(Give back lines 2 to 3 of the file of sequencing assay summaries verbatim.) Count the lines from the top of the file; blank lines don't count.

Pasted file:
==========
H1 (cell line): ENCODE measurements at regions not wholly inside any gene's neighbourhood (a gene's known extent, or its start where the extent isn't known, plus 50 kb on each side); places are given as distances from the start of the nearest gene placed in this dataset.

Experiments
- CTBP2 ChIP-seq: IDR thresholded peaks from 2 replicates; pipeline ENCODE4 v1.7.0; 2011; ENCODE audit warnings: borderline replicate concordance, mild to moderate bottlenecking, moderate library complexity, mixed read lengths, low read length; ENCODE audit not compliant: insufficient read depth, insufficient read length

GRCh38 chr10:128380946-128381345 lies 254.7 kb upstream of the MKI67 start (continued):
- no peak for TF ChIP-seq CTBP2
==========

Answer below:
Experiments
- CTBP2 ChIP-seq: IDR thresholded peaks from 2 replicates; pipeline ENCODE4 v1.7.0; 2011; ENCODE audit warnings: borderline replicate concordance, mild to moderate bottlenecking, moderate library complexity, mixed read lengths, low read length; ENCODE audit not compliant: insufficient read depth, insufficient read length